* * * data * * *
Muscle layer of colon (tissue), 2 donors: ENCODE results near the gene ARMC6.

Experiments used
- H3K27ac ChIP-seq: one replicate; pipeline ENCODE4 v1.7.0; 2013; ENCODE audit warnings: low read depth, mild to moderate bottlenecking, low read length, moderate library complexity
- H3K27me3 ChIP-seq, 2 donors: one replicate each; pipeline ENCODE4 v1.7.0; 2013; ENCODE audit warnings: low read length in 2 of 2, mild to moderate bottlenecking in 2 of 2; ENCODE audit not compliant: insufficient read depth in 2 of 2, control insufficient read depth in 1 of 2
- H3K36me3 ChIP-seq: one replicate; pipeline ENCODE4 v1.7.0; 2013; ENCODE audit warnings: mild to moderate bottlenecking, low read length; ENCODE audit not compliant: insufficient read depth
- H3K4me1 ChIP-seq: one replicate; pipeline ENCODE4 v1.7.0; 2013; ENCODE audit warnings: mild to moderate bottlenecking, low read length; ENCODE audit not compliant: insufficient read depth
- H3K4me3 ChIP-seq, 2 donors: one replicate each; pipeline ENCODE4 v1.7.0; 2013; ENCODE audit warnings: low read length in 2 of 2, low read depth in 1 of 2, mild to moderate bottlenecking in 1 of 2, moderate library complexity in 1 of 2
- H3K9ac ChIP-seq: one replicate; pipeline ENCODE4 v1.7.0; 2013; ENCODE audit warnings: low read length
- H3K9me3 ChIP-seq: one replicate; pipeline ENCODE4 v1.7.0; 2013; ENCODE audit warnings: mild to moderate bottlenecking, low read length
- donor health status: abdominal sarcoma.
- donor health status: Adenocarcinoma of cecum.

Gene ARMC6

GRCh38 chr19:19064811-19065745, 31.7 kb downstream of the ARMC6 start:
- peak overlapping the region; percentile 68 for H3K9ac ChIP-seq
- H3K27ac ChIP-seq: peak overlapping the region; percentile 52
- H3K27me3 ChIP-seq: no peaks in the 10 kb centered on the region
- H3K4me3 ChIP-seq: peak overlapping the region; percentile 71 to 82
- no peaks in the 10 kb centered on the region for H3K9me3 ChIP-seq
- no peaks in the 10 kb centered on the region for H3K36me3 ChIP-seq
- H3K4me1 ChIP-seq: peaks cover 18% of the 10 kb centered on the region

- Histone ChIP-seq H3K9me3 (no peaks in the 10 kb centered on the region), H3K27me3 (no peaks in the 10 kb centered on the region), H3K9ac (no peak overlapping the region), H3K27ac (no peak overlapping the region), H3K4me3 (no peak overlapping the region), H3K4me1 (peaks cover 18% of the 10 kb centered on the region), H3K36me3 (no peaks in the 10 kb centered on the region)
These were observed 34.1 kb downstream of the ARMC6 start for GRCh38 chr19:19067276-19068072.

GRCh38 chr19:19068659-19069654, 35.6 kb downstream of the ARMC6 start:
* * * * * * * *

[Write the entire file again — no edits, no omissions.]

Muscle layer of colon (tissue), 2 donors: ENCODE results near the gene ARMC6.

Experiments used
- H3K27ac ChIP-seq: one replicate; pipeline ENCODE4 v1.7.0; 2013; ENCODE audit warnings: low read depth, mild to moderate bottlenecking, low read length, moderate library complexity
- H3K27me3 ChIP-seq, 2 donors: one replicate each; pipeline ENCODE4 v1.7.0; 2013; ENCODE audit warnings: low read length in 2 of 2, mild to moderate bottlenecking in 2 of 2; ENCODE audit not compliant: insufficient read depth in 2 of 2, control insufficient read depth in 1 of 2
- H3K36me3 ChIP-seq: one replicate; pipeline ENCODE4 v1.7.0; 2013; ENCODE audit warnings: mild to moderate bottlenecking, low read length; ENCODE audit not compliant: insufficient read depth
- H3K4me1 ChIP-seq: one replicate; pipeline ENCODE4 v1.7.0; 2013; ENCODE audit warnings: mild to moderate bottlenecking, low read length; ENCODE audit not compliant: insufficient read depth
- H3K4me3 ChIP-seq, 2 donors: one replicate each; pipeline ENCODE4 v1.7.0; 2013; ENCODE audit warnings: low read length in 2 of 2, low read depth in 1 of 2, mild to moderate bottlenecking in 1 of 2, moderate library complexity in 1 of 2
- H3K9ac ChIP-seq: one replicate; pipeline ENCODE4 v1.7.0; 2013; ENCODE audit warnings: low read length
- H3K9me3 ChIP-seq: one replicate; pipeline ENCODE4 v1.7.0; 2013; ENCODE audit warnings: mild to moderate bottlenecking, low read length
- donor health status: abdominal sarcoma.
- donor health status: Adenocarcinoma of cecum.

Gene ARMC6

GRCh38 chr19:19064811-19065745, 31.7 kb downstream of the ARMC6 start:
- peak overlapping the region; percentile 68 for H3K9ac ChIP-seq
- H3K27ac ChIP-seq: peak overlapping the region; percentile 52
- H3K27me3 ChIP-seq: no peaks in the 10 kb centered on the region
- H3K4me3 ChIP-seq: peak overlapping the region; percentile 71 to 82
- no peaks in the 10 kb centered on the region for H3K9me3 ChIP-seq
- no peaks in the 10 kb centered on the region for H3K36me3 ChIP-seq
- H3K4me1 ChIP-seq: peaks cover 18% of the 10 kb centered on the region

- Histone ChIP-seq H3K9me3 (no peaks in the 10 kb centered on the region), H3K27me3 (no peaks in the 10 kb centered on the region), H3K9ac (no peak overlapping the region), H3K27ac (no peak overlapping the region), H3K4me3 (no peak overlapping the region), H3K4me1 (peaks cover 18% of the 10 kb centered on the region), H3K36me3 (no peaks in the 10 kb centered on the region)
These were observed 34.1 kb downstream of the ARMC6 start for GRCh38 chr19:19067276-19068072.

GRCh38 chr19:19068659-19069654, 35.6 kb downstream of the ARMC6 start: